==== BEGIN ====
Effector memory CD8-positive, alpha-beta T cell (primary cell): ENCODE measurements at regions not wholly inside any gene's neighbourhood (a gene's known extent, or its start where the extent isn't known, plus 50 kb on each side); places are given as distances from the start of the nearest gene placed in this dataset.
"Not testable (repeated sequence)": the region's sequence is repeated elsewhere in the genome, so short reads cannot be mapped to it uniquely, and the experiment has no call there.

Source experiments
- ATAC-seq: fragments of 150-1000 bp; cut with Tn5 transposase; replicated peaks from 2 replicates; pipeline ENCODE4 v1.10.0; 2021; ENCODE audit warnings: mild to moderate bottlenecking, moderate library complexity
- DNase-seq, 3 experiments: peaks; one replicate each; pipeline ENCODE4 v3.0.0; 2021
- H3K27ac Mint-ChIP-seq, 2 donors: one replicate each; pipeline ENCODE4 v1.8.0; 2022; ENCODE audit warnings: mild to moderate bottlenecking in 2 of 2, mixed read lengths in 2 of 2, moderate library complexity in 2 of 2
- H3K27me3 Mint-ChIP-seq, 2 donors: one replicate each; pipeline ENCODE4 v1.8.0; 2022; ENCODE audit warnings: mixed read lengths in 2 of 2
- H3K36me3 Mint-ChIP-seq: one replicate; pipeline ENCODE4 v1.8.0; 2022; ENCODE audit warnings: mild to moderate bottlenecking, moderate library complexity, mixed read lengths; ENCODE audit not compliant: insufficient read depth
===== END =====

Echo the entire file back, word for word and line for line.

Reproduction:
Effector memory CD8-positive, alpha-beta T cell (primary cell): ENCODE measurements at regions not wholly inside any gene's neighbourhood (a gene's known extent, or its start where the extent isn't known, plus 50 kb on each side); places are given as distances from the start of the nearest gene placed in this dataset.
"Not testable (repeated sequence)": the region's sequence is repeated elsewhere in the genome, so short reads cannot be mapped to it uniquely, and the experiment has no call there.

Source experiments
- ATAC-seq: fragments of 150-1000 bp; cut with Tn5 transposase; replicated peaks from 2 replicates; pipeline ENCODE4 v1.10.0; 2021; ENCODE audit warnings: mild to moderate bottlenecking, moderate library complexity
- DNase-seq, 3 experiments: peaks; one replicate each; pipeline ENCODE4 v3.0.0; 2021
- H3K27ac Mint-ChIP-seq, 2 donors: one replicate each; pipeline ENCODE4 v1.8.0; 2022; ENCODE audit warnings: mild to moderate bottlenecking in 2 of 2, mixed read lengths in 2 of 2, moderate library complexity in 2 of 2
- H3K27me3 Mint-ChIP-seq, 2 donors: one replicate each; pipeline ENCODE4 v1.8.0; 2022; ENCODE audit warnings: mixed read lengths in 2 of 2
- H3K36me3 Mint-ChIP-seq: one replicate; pipeline ENCODE4 v1.8.0; 2022; ENCODE audit warnings: mild to moderate bottlenecking, moderate library complexity, mixed read lengths; ENCODE audit not compliant: insufficient read depth